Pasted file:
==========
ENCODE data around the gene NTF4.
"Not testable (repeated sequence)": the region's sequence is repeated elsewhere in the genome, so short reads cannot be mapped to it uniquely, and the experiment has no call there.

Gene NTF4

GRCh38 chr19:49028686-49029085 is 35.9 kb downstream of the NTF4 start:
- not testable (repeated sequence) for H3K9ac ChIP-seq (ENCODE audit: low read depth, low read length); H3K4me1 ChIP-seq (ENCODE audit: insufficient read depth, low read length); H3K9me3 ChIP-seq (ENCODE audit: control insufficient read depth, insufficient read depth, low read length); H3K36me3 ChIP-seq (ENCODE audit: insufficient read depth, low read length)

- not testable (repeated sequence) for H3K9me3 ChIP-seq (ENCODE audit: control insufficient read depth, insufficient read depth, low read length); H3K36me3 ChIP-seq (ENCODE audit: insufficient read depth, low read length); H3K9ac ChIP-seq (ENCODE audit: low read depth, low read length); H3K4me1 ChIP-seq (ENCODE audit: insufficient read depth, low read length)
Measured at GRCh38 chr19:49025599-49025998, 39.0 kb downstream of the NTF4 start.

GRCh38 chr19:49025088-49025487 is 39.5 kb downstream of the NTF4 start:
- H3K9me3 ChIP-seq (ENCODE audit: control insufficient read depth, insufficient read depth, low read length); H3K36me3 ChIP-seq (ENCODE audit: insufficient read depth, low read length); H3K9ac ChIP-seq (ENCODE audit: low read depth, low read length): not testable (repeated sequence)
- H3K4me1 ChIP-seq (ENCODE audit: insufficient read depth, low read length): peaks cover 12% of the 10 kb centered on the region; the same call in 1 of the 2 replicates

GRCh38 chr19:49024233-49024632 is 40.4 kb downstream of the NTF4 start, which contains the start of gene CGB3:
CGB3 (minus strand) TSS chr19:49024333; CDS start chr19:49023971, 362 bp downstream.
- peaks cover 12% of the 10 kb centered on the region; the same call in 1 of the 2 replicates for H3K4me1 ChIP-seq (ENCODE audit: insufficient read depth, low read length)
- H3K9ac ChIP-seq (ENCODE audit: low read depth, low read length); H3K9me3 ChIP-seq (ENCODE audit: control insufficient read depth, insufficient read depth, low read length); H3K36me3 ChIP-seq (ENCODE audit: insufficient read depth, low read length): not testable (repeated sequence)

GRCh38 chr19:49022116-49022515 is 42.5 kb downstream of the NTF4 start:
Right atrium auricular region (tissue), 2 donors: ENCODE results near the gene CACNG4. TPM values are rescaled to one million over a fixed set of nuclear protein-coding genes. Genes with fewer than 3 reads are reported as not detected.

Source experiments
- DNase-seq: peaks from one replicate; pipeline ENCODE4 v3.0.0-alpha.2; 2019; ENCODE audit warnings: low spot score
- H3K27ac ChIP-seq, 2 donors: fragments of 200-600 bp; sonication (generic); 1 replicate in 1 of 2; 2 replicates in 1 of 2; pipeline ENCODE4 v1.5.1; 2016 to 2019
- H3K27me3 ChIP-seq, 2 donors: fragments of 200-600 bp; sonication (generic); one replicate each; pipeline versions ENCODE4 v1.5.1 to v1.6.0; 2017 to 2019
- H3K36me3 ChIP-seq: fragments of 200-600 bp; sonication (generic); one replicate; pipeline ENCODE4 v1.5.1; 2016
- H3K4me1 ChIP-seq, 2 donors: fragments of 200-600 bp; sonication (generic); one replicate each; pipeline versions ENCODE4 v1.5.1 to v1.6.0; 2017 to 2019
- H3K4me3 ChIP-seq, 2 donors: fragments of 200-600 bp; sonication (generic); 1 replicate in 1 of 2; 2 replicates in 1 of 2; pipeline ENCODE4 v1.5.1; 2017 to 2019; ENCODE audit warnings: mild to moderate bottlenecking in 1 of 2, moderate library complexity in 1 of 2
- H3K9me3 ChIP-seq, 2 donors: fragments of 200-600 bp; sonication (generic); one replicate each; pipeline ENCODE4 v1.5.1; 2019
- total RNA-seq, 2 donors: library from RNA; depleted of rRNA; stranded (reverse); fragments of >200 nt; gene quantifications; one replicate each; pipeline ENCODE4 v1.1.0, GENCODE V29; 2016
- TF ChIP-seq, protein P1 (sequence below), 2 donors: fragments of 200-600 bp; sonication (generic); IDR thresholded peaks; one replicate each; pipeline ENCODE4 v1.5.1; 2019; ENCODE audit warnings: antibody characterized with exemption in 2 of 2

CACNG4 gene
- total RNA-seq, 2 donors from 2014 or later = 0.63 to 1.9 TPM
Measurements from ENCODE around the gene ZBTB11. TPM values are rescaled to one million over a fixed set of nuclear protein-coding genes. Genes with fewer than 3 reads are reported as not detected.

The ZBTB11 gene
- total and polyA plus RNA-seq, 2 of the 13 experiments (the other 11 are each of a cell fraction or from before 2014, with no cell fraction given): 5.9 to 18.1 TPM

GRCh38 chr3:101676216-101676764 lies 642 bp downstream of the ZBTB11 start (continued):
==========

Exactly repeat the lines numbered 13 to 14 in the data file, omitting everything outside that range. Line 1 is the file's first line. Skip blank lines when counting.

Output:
- peaks cover 12% of the 10 kb centered on the region; the same call in 1 of the 2 replicates for H3K4me1 ChIP-seq (ENCODE audit: insufficient read depth, low read length)
- H3K9ac ChIP-seq (ENCODE audit: low read depth, low read length); H3K9me3 ChIP-seq (ENCODE audit: control insufficient read depth, insufficient read depth, low read length); H3K36me3 ChIP-seq (ENCODE audit: insufficient read depth, low read length): not testable (repeated sequence)